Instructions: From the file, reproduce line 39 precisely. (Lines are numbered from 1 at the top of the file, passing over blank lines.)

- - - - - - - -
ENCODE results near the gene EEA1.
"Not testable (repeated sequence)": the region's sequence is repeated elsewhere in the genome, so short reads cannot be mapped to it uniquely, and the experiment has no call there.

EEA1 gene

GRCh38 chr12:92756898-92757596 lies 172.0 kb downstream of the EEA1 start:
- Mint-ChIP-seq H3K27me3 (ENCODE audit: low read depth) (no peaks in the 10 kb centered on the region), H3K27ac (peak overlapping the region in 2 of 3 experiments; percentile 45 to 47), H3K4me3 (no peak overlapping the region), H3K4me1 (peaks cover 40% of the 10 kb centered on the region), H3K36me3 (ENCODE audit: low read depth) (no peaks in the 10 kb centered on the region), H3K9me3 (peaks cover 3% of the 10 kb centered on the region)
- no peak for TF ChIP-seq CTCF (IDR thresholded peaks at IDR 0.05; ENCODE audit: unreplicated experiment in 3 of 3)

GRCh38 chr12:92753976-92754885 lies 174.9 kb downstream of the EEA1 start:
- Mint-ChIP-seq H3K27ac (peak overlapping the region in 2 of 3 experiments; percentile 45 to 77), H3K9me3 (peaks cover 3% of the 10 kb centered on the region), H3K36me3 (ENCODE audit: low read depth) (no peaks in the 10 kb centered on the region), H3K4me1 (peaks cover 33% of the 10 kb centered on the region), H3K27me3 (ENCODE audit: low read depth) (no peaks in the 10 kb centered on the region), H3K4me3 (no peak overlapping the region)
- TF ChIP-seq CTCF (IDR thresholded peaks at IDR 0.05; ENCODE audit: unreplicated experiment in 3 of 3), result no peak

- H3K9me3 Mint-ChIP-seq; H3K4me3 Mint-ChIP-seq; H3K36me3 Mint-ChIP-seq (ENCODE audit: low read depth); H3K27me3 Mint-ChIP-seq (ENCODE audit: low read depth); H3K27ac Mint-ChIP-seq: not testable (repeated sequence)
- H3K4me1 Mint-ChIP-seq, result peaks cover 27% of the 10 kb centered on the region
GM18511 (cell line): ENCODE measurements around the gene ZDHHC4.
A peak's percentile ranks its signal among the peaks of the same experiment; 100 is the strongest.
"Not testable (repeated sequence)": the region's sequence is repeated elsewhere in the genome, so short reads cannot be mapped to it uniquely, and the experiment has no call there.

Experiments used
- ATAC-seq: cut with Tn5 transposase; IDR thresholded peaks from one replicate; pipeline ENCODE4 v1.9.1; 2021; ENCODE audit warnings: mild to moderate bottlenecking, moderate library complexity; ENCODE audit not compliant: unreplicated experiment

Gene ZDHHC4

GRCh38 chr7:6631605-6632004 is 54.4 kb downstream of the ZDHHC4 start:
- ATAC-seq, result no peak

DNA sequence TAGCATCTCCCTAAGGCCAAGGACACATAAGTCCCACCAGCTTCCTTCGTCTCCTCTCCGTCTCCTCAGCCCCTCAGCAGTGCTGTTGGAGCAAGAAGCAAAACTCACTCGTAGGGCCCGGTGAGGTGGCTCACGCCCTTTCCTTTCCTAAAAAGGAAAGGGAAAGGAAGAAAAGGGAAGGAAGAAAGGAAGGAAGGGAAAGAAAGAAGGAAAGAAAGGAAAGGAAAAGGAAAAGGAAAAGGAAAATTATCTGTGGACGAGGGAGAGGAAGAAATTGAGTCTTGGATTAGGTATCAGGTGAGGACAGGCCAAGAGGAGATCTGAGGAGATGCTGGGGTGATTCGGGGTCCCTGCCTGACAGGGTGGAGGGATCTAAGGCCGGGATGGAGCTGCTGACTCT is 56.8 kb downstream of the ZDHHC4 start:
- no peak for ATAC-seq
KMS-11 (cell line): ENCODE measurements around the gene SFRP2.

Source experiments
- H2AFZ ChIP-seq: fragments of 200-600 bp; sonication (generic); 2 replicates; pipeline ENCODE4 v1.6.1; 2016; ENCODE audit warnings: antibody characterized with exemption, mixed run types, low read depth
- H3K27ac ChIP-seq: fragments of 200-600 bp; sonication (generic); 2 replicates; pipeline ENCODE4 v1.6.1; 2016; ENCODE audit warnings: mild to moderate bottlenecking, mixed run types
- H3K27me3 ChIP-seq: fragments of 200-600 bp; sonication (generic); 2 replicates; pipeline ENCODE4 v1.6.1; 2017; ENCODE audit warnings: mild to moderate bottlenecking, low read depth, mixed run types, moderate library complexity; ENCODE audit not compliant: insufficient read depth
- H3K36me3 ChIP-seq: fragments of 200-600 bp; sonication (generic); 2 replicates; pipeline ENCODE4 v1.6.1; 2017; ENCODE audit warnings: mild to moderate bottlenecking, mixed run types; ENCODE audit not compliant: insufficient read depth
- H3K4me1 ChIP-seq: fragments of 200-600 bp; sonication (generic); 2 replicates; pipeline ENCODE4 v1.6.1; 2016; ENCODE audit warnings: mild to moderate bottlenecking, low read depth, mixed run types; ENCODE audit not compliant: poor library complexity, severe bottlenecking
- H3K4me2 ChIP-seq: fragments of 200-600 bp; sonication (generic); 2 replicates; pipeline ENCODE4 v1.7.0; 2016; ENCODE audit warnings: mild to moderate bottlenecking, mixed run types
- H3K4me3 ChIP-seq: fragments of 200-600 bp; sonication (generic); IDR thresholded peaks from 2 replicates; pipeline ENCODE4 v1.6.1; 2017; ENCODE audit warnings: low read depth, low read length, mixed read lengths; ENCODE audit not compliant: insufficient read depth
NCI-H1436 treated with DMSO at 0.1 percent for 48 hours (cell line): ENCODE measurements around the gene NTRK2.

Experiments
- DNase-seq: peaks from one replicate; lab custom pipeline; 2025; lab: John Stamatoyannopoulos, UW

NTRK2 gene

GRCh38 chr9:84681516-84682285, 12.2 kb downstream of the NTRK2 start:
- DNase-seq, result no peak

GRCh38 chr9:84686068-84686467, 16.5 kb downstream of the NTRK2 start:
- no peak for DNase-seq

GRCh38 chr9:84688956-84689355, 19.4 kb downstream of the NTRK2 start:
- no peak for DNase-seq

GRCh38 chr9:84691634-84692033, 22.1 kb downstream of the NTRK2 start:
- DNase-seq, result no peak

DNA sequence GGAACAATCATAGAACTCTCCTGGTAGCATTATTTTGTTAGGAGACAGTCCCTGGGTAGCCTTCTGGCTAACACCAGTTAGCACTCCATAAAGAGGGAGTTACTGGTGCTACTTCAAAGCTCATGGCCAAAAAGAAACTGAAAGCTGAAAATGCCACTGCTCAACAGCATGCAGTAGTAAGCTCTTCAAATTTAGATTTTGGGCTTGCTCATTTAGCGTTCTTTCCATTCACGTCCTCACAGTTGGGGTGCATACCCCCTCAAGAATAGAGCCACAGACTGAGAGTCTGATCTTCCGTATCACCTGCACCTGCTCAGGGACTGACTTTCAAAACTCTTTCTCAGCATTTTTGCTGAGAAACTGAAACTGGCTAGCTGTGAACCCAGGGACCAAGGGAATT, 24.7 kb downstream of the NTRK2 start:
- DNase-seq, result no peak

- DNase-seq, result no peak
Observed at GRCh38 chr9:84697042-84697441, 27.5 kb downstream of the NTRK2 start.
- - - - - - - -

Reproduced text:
GRCh38 chr9:84688956-84689355, 19.4 kb downstream of the NTRK2 start: